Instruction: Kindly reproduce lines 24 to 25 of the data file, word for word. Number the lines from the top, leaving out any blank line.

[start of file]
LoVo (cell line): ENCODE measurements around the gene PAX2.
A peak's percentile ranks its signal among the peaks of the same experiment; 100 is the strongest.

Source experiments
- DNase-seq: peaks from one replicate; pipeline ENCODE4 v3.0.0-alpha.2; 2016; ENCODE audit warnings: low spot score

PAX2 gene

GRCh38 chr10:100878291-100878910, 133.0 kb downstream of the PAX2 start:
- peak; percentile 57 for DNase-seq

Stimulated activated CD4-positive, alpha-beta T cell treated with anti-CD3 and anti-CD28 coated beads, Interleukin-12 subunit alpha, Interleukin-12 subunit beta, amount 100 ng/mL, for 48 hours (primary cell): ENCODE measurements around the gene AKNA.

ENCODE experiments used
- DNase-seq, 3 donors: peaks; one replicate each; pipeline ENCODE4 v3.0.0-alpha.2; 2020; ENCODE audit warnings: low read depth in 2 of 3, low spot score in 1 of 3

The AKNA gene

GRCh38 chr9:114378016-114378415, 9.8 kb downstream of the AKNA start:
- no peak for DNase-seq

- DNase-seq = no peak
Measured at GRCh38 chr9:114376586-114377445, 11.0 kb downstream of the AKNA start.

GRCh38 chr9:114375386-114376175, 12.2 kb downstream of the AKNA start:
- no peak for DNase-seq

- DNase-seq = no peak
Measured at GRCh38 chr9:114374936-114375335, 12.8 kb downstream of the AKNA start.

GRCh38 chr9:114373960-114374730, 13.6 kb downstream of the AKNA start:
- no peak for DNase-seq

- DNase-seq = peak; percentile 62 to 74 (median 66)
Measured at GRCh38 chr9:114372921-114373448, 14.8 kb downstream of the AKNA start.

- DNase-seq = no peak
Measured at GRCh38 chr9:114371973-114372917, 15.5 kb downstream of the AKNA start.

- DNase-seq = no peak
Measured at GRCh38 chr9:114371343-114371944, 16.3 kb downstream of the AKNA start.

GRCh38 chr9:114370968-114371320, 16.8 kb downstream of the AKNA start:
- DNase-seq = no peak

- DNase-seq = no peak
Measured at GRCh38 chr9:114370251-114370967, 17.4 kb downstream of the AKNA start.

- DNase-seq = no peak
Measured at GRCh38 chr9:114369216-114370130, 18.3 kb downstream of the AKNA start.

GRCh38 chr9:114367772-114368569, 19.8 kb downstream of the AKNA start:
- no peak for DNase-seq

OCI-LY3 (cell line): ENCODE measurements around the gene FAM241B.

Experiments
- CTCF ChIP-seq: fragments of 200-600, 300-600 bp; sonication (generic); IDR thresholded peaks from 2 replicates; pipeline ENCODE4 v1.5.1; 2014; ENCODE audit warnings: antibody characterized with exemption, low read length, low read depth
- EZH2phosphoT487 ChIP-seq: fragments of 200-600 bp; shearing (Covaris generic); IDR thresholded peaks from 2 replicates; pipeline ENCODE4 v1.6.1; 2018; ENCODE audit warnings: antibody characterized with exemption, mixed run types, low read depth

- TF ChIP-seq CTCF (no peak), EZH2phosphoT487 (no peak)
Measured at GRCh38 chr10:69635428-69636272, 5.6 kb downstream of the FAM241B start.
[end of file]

- DNase-seq = no peak
Measured at GRCh38 chr9:114371973-114372917, 15.5 kb downstream of the AKNA start.